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Bryant v. State

Supreme Court of Georgia

February 2, 2015


Page 58

Murder. Fulton Superior Court. Before Judge McBurney.

Judgment affirmed.

Robinson & Associates, Thomas S. Robinson III, for appellant.

Paul L. Howard, Jr., District Attorney, Paige Reese Whitaker, Lenny I. Krick, Assistant District Attorneys, Samuel S. Olens, Attorney General, Patricia B. Attaway Burton, Deputy Attorney General, Paula K. Smith, Senior Assistant Attorney General, Ryan A. Kolb, Assistant Attorney General, for appellee.

BLACKWELL, Justice. All the Justices concur.


Page 59

Blackwell, Justice.

Ray Bryant was tried by a Fulton County jury and convicted of murder and other crimes, all in connection with the fatal shooting of Jurell Williams. Bryant appeals, contending that the evidence is legally insufficient to sustain his convictions and that he was denied the effective assistance of counsel. Upon our review of the record and briefs, we see no error, and we affirm.[1]

Page 60

[296 Ga. 457] 1. Viewed in the light most favorable to the verdict, the evidence shows that on the evening of October 18, 2006, Bryant drove his wife's red car to the apartment complex in which Williams lived, and Bryant stopped the car near Williams, who was standing in the parking lot. Larry Foster saw Paul Mathis approach Williams and ask for " the money." When Williams denied having any money, Mathis struck Williams in the face with a gun, knocking out two teeth. Williams fell to the ground, and Mathis stood over him and asked: " You think we playing with you?" While Williams was on the ground with his hands up, Mathis fired about three shots at him. After the shooting, Bryant -- who had approached Williams during the altercation -- and Mathis searched Williams thoroughly, removing some of his clothing. Both Bryant and Mathis then fled in the red car, with Bryant driving. As Williams lay dying, he identified Bryant and Mathis by their nicknames, " Payday" and " Ray-Ray." And Foster later identified both Bryant and Mathis by the same nicknames, provided physical descriptions of them, and selected both from photographic lineups. A few days before the shooting, Williams told a friend that " Ray-Ray" and " Payday" had been threatening to kill him for selling marijuana in the apartment parking lot, and Bryant called and left a message laced with obscenities on Williams's phone.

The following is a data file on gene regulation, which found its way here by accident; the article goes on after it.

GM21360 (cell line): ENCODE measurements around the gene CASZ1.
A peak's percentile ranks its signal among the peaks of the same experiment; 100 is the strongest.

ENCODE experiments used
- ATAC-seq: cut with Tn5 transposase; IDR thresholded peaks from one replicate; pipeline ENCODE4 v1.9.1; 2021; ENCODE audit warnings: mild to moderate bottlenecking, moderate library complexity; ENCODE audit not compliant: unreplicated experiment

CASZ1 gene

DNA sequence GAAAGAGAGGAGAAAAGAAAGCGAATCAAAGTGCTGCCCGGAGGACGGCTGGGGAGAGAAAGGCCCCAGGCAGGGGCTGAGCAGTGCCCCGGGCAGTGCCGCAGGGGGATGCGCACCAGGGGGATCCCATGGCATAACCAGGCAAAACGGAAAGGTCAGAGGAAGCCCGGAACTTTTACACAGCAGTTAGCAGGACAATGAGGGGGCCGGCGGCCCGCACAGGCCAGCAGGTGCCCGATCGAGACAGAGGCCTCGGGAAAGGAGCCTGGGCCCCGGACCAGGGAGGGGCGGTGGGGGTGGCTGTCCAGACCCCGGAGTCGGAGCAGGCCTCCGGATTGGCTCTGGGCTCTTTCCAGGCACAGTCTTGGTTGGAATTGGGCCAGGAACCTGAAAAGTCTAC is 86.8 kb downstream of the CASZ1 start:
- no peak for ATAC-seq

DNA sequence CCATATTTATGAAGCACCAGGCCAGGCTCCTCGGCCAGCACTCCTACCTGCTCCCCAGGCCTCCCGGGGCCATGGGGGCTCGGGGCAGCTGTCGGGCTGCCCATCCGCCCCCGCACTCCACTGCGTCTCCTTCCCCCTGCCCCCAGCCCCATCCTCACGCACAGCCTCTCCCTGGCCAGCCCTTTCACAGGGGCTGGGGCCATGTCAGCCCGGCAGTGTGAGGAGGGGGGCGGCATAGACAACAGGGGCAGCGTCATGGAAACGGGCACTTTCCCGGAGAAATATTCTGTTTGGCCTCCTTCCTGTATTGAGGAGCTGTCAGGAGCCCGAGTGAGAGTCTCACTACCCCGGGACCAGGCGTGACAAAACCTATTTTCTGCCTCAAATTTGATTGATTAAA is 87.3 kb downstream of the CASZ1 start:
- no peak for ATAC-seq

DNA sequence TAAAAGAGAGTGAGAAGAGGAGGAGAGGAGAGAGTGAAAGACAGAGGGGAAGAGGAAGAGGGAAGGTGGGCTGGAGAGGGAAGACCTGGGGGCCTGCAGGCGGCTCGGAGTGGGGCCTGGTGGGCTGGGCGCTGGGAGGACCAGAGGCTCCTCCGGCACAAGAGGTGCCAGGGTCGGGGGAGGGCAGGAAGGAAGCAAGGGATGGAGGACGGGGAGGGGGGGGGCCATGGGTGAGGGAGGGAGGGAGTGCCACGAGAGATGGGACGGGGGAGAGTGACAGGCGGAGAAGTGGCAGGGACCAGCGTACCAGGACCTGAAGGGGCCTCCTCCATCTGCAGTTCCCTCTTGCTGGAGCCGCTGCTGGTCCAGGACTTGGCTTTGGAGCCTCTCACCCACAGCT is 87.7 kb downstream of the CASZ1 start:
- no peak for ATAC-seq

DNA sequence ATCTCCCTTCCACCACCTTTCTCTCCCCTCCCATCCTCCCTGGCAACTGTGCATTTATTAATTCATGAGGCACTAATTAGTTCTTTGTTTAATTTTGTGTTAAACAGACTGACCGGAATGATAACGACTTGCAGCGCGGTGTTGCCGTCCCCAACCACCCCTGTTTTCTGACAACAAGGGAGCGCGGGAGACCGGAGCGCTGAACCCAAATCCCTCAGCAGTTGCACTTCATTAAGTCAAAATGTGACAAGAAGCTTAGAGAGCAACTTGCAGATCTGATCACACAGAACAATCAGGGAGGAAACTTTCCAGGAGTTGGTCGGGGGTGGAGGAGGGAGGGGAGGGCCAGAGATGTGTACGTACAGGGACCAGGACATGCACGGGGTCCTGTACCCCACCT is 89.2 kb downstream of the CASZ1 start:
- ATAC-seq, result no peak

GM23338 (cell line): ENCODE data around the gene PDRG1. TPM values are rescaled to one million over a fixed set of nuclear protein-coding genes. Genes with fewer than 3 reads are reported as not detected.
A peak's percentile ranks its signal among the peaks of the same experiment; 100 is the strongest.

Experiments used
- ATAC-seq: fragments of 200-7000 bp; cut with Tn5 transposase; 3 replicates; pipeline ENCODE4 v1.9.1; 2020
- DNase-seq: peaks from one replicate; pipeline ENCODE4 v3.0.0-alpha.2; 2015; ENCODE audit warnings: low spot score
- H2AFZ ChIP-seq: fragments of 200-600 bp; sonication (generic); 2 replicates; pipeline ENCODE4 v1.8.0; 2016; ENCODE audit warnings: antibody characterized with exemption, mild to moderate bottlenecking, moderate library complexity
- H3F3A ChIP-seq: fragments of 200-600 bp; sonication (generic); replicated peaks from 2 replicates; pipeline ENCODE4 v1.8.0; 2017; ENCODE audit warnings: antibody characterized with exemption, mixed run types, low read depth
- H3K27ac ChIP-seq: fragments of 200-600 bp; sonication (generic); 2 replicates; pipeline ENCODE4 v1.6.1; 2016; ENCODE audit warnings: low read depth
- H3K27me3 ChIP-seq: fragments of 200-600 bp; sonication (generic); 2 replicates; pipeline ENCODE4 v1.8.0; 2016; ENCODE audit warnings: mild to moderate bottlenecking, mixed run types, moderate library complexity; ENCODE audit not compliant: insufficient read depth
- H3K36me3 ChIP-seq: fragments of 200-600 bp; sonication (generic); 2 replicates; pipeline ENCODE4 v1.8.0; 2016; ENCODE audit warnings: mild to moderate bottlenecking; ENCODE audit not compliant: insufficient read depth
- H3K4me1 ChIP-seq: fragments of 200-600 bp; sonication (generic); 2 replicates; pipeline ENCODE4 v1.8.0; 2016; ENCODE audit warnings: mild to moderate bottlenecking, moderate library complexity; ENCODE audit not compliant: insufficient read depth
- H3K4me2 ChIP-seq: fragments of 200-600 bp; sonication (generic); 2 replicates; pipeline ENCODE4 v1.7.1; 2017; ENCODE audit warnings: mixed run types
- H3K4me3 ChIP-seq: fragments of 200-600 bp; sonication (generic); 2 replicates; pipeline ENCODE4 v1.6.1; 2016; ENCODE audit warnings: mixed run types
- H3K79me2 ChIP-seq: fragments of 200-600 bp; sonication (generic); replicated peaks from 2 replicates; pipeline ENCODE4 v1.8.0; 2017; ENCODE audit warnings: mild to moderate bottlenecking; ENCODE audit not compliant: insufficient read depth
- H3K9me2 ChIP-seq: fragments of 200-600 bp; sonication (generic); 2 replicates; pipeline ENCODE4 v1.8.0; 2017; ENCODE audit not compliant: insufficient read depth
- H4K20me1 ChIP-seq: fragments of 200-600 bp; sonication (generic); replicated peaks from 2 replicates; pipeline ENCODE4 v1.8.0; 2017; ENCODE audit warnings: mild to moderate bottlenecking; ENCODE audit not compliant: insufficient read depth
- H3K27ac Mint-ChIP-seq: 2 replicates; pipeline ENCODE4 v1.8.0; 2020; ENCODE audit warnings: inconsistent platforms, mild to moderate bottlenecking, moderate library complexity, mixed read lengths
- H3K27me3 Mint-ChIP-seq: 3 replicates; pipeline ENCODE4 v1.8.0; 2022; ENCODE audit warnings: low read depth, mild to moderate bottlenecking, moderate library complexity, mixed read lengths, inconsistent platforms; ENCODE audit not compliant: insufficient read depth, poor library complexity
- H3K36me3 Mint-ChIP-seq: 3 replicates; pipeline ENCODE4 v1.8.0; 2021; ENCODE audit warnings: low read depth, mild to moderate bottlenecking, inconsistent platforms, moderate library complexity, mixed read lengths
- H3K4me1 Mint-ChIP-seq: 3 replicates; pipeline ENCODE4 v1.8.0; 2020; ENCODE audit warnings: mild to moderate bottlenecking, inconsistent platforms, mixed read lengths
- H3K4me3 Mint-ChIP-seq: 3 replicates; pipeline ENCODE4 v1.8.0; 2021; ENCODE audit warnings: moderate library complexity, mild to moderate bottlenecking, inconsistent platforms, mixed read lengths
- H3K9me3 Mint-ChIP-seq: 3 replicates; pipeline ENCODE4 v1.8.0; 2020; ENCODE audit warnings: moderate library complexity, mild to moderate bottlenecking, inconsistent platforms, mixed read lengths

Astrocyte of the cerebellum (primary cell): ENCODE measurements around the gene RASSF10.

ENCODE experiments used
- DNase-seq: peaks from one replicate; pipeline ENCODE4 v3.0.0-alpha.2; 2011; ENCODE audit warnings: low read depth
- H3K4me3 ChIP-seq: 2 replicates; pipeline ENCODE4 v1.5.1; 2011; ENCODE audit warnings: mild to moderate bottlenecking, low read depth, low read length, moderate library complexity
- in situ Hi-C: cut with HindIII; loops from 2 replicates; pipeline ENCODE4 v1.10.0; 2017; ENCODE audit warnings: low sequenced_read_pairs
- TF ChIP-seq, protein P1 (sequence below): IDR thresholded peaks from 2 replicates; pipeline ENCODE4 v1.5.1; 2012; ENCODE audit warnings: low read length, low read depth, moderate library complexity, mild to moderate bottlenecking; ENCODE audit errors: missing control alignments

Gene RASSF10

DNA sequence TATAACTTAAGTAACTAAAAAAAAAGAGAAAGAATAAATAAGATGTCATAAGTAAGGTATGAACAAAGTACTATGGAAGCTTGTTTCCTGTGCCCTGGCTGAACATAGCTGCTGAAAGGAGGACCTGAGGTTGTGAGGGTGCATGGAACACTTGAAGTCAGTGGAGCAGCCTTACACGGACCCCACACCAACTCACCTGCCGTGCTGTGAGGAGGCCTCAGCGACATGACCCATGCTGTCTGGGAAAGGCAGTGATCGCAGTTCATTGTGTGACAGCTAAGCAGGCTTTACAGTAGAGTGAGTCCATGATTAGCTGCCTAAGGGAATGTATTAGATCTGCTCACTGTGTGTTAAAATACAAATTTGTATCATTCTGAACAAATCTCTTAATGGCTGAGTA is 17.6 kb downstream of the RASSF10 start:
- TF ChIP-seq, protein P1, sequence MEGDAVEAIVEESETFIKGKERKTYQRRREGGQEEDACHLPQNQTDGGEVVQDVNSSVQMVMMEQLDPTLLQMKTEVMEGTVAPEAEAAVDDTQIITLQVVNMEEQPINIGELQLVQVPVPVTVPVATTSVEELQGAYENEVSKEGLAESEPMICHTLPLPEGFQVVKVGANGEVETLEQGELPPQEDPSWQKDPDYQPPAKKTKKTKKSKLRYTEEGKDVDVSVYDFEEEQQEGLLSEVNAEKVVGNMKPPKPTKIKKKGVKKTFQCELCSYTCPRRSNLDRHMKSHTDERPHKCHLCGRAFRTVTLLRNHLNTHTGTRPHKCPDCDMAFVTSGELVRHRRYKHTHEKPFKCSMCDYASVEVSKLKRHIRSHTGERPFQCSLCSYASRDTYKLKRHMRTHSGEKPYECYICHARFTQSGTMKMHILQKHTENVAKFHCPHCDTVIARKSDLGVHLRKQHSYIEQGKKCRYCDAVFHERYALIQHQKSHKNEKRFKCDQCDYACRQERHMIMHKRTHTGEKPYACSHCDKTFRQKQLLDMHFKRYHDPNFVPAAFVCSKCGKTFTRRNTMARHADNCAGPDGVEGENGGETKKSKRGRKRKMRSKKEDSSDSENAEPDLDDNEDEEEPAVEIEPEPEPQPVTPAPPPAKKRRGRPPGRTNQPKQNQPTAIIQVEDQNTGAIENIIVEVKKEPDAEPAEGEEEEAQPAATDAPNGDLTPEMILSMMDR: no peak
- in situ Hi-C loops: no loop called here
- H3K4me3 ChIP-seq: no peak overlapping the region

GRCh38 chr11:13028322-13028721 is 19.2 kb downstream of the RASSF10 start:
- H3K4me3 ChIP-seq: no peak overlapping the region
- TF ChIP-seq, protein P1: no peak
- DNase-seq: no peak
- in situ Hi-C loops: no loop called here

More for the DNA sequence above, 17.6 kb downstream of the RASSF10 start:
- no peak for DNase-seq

We previously considered the evidence in this case when we heard an appeal by Mathis, whose convictions were affirmed. See Mathis v. State, 291 Ga. 268, 269-270 (1) (728 S.E.2d 661) (2012). We now consider this evidence anew with respect to Bryant. Bryant points to certain inconsistencies in the evidence that might call into question the credibility of certain witnesses. But when we consider the legal sufficiency of the evidence, " we must view the evidence in the light most favorable to the verdict and leave questions of credibility and the resolution of conflicts in the evidence to the jury." [296 Ga. 458] Edenfield v. State, 293 Ga. 370, 372 (1) (744 S.E.2d 738) (2013) (citation and punctuation omitted). Bryant also insists that the evidence failed to show that he shared Mathis's intent to shoot Williams. " A person who does not directly commit a crime may be convicted upon proof that a crime was committed and that person was a party to it." Powell v. State, 291 Ga. 743, 744 (1) (733 S.E.2d 294) (2012) (citations and punctuation omitted). See also OCGA § 16-2-20 (b) (defining parties to a crime). " Although mere presence at the scene of a crime is not sufficient to prove that one was a party to the crime, presence, companionship, and conduct before and after the offense are circumstances from which one's participation in the criminal intent may be inferred." Powell, 291 Ga. at 744-745 (1) (citations omitted). The fact that Bryant was merely the driver and did not actually fire the gun does not undermine the legal sufficiency of the evidence against him. See Teasley v. State, 288 Ga. 468, 469 (704 S.E.2d 800) (2011). The evidence showed that Bryant threatened Williams before the shooting, drove to Williams's apartment complex, approached Williams during the altercation with Mathis, searched Williams's clothing after the shooting, and drove Mathis away from the scene. It was for the jury to assess the credibility and weight of the evidence. See Powell, 291 Ga. at 745 (1). One reasonably might infer from the evidence that Bryant and Mathis shared a criminal intent with respect to the attempted robbery and shooting, and for this reason, the evidence was sufficient to authorize a rational trier of fact to find beyond a reasonable doubt that Bryant was a party to the crimes of which he was convicted. Jackson v. Virginia, 443 U.S. 307, 319 (III) (B) (99 S.Ct. 2781, 61 L.Ed.2d 560) (1979). See also Metz v. State, 284 Ga. 614, 615 (1) (669 S.E.2d 121) (2008), overruled on other grounds, State v. Kelly, 290 Ga. 29, 32 (1) (718 S.E.2d 232) (2011); Hill v. State, 281 Ga. 795, 797 (1) (a) (642 S.E.2d 64) (2007); Conway v. State, 281 Ga. 685, 687 (1)

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(642 S.E.2d 673) (2007); Jordan v. State, 272 Ga. 395, 396 (1) (530 ...

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